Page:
*et al.*(1999b). Although in many cases customers patronize facilities according to these two rules, there are others in which these rules do not represent customer behaviour properly. In this paper we are going to consider that customers follow the partially binary or multideterministic rule, where it is supposed that several firms are present in the market with some pre-existing facilities, and the full demand of a customer is served by all the firms but patronizing only one facility from each firm, the facility with the maximum attraction, then its demand is split between those facilities proportionally with their attraction (see Fernández

*et al.*, 2017; Hakimi, 1990; Suárez-Vega

*et al.*, 2004).

*et al.*, 2015).

*et al.*, 2003; Ljubić and Moreno, 2018; Serra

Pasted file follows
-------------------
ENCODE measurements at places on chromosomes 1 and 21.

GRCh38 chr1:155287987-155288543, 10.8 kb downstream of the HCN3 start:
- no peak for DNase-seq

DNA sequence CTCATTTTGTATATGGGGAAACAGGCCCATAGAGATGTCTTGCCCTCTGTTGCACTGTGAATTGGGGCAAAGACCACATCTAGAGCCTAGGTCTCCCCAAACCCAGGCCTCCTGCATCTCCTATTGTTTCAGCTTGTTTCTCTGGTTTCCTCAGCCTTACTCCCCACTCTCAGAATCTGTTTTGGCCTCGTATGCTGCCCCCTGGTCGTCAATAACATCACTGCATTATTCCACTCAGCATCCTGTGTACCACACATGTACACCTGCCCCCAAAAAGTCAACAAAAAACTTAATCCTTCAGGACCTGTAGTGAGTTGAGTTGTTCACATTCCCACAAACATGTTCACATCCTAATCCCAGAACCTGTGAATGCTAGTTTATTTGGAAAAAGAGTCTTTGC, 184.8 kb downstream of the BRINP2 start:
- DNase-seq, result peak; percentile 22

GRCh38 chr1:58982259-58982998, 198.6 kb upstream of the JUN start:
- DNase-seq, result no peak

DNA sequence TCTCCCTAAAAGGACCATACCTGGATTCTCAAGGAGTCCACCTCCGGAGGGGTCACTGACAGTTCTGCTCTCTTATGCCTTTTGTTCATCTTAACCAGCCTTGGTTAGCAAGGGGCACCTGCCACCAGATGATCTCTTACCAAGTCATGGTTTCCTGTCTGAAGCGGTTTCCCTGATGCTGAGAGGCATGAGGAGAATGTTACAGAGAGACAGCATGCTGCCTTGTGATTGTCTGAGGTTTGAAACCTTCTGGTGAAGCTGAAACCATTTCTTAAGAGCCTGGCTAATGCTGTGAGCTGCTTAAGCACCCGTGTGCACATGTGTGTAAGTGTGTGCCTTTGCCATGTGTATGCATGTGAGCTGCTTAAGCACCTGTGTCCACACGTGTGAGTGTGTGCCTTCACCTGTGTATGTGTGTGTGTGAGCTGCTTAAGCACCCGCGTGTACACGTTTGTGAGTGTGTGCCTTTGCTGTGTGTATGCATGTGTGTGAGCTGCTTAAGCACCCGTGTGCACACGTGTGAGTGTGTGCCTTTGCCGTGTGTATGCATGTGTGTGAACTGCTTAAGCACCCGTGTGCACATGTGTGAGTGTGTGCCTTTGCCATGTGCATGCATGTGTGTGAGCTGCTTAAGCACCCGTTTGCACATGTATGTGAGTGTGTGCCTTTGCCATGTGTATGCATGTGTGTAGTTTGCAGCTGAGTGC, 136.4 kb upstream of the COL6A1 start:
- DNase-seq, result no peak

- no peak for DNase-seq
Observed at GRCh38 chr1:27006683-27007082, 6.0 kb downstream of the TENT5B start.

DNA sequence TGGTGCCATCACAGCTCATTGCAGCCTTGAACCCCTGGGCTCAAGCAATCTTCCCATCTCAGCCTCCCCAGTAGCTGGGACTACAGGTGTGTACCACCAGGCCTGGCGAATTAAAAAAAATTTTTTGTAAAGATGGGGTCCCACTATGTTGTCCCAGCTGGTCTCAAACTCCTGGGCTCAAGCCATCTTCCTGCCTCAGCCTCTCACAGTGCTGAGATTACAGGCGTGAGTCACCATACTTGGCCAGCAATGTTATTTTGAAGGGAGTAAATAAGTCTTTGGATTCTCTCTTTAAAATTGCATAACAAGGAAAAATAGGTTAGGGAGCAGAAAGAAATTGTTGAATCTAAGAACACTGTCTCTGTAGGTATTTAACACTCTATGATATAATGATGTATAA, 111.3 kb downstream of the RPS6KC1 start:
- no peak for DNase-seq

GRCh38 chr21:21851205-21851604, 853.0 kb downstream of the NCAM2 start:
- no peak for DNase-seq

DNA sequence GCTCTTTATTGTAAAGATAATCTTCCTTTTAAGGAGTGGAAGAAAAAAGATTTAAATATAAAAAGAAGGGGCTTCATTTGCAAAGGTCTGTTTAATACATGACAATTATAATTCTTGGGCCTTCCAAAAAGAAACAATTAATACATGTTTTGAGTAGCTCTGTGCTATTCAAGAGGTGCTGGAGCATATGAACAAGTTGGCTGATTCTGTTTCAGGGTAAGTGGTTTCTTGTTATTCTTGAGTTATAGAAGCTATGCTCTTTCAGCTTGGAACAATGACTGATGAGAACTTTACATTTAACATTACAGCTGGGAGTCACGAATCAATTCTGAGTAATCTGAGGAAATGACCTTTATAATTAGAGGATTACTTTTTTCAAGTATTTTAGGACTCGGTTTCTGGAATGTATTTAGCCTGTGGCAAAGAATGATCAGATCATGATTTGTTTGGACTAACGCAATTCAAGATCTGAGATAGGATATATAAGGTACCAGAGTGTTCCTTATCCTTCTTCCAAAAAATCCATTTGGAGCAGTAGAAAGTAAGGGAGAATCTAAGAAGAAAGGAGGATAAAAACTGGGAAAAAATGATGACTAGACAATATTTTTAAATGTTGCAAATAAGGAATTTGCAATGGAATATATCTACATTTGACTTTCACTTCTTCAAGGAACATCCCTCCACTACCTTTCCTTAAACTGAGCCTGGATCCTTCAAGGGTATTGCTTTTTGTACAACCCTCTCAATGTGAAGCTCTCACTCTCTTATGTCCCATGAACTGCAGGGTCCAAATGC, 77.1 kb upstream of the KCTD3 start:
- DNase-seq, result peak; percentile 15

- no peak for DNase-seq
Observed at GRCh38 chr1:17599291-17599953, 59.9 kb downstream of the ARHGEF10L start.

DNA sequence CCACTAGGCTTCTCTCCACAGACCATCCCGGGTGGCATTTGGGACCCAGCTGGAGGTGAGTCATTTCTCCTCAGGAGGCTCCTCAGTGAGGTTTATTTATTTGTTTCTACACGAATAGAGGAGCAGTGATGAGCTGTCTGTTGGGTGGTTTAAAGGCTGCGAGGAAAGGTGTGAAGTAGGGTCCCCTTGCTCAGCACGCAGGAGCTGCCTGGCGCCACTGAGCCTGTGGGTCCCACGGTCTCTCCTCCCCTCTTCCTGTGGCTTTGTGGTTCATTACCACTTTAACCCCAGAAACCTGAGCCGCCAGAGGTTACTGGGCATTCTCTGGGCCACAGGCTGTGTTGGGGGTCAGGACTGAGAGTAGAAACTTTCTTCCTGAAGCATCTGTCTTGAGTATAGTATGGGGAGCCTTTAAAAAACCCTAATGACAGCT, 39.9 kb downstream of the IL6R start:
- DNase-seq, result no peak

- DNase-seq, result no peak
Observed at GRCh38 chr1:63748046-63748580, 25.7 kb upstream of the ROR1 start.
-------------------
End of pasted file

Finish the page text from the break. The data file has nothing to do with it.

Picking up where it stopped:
*et al.*, 1999a for minimum capture constrained models and Drezner

*et al.*, 2002; McGarvey and Cavalier, 2005; Plastria and Vanhaverbeke, 2008 for other constrained models).

*et al.*(2017), where unconstrained discrete competitive facility location models were analysed under binary and partially binary customer choice rules. There are some highlight differences between the previous paper and this new one that justify its relevance. In the previous one, none ties breaking rule was used if ties in maximum attraction occur for the new facilities, since this was irrelevant for the entering firm when its market share was going to be maximized. In this new one, we deal with a nonlinear constrained problem due to the use of the equity-based ties breaking rule when there are several new facilities with maximal attraction for a customer. In addition, and for each customer, it has been considered that a new facility will capture part of the consumer’s demand if the attraction between them exceeds a certain fixed threshold, so it may happen that there are customers with no captured demand by the new facilities.